While the state considers what to do about planned eligibility reductions to the Medicare Savings Program, local low-income seniors are preparing to tighten their purse strings.
The state budget passed in October called for $81.9 million in reductions to the program, which would have disqualified 86,000 low-income seniors from accessing the subsidy that pays for their Medicare premiums.
Another 27,000 would have their coverage reduced under the new budget to cover Medicare Part B premiums but not out-of-pocket costs.
The eligibility threshold, previously set at $2,100 per month for a single person, would be lowered to $1,025 per month. That’s a drop to a yearly cutoff to the federal minimum of $12,300.
The Department of Social Services announced earlier this month that the changes, which were slated to take effect Jan. 1, had been delayed for two months.
Naugatuck resident Betty McCabe is one of the seniors who would have her benefits reduced if the changes go into effect.
“It will put me on something called ‘Additional Low Income Medical Benefits,’ whatever the hell that means,” McCabe said. “They don’t bother to explain anything to you. They just send you a letter that says you are no longer eligible for Medicare.”
McCabe said the increase in her medical costs won’t be offset by an increase in Social Security benefits, which she expects to only increase by $20 a month.
“I wouldn’t be able to pay for food. I wouldn’t be able to have half of the medicine that I need for my diabetes. I wouldn’t be able to see doctor as often as I should because I would have to pay the co-pay. I wouldn’t be able to get my lab work done to monitor my diabetes,” McCabe said.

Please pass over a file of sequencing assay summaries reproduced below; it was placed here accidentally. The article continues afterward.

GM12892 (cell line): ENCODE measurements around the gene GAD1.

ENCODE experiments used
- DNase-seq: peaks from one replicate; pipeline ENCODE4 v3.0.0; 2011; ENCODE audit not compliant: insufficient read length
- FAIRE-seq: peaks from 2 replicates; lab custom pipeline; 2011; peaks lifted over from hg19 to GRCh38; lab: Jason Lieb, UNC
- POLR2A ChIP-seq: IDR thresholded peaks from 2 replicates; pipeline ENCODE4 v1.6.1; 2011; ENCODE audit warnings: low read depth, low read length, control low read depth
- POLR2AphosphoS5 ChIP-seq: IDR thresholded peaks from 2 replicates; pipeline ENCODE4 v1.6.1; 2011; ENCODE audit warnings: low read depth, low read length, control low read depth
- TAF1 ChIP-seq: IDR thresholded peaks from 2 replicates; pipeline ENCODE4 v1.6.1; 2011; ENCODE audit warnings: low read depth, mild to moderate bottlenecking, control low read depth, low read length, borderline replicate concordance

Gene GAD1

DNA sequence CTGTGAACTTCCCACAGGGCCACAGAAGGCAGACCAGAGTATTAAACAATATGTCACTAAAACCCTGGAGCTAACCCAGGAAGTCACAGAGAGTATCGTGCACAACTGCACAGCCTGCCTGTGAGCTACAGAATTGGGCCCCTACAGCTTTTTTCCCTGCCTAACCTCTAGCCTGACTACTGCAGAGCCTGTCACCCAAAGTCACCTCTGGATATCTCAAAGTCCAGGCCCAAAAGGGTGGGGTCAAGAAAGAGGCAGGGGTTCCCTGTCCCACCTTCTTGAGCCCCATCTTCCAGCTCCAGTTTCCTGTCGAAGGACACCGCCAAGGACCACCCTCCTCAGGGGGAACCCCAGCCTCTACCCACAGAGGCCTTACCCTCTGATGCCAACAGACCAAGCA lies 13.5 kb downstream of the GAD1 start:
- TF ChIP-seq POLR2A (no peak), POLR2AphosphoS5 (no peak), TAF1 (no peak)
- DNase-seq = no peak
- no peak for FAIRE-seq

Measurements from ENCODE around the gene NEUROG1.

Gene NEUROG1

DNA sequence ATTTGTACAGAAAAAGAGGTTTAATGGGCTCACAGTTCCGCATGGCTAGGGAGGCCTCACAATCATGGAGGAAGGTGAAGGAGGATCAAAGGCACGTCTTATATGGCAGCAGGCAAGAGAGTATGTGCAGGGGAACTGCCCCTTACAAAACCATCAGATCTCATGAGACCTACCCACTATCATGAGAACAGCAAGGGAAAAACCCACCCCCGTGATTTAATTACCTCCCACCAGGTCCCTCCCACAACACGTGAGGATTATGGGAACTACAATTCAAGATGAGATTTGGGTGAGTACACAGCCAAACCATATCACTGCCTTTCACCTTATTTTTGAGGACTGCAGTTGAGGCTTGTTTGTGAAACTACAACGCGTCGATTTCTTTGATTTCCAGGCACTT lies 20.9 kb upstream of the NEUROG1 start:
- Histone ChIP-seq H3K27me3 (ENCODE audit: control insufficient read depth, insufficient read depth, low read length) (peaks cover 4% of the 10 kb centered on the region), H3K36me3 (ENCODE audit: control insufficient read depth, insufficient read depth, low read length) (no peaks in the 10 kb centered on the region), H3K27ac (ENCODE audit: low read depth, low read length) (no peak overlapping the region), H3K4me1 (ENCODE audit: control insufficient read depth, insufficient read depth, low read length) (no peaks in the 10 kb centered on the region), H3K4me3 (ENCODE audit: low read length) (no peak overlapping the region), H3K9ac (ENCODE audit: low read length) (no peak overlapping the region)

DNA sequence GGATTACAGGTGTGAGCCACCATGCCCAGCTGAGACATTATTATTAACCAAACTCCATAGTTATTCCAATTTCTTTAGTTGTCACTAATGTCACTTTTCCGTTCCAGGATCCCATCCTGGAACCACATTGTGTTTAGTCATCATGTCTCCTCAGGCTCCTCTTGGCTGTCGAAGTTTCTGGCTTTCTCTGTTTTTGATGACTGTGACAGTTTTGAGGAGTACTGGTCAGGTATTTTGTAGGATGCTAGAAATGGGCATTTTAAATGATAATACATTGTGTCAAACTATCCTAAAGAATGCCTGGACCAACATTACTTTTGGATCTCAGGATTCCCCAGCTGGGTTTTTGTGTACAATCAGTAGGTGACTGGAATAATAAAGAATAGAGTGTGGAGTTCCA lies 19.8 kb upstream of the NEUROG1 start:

Prospect Senior Center Director Lucy Smegielski said the changes aren’t fair to seniors.
“I think it’s a shame they are treating the seniors like this,” Smegielski said. “I have gotten dozens of calls. There is nothing I can do for them.”
Smegielski said one call stood out. It was from a senior who has cancer and will soon be losing Medicare, she said.
“She was in tears,” Smegielski said. “This is crazy.”
Naugatuck Senior Center Director Harvey Frydman said the reductions will have a dramatic effect on the day-to-day life of residents who rely on Medicare.
“They’ll have to spend money on their medication, and forget about their favorite food because they will be paying more for prescription drugs. They may not even come to the senior center because they don’t have money for gasoline. They are just going to be watching their pennies shrink, shrink, shrink, and it is very sad,” Frydman said.
Although he does not like the idea, Frydman said he could see why the state wants to target the elderly population.
“They pay a lifetime of taxes. Then comes the government, and the seniors are the first one they look to cut,” Frydman said. “It’s not fair, but everybody beside the seniors is leaving the state. Who else is left to pay?”
Smegielski has a recommendation of where the state can come up with some of the money to restore the planned reductions — the proposed renovations at the XL Center convention building in Hartford.
“They are considering putting $40 million in the XL Center and taking it away from seniors. The XL Center is a money pit,” Smegielski said.
There is one important thing seniors, and anyone concerned about Medicare, can do, Smegielski said.
“Call your legislators,” Smegielski said. “If they hear from enough people something can be done.”
State Rep. David Labriola, R-Oxford, said he, along with other Republican legislators, are opposed to the planned cuts.
“We are calling for a special session to be held immediately to address this specific issue. In fact, Republican members of the General Assembly are circulating a petition to that effect today,” Labriola said on Tuesday.
While there is hope that the changes never come to fruition, McCabe said the current message to seniors from the state legislature is very clear.
“Basically what they are telling the seniors is that if you have anything medically wrong with you, just die,” McCabe said.
The Republican-American contributed to this article.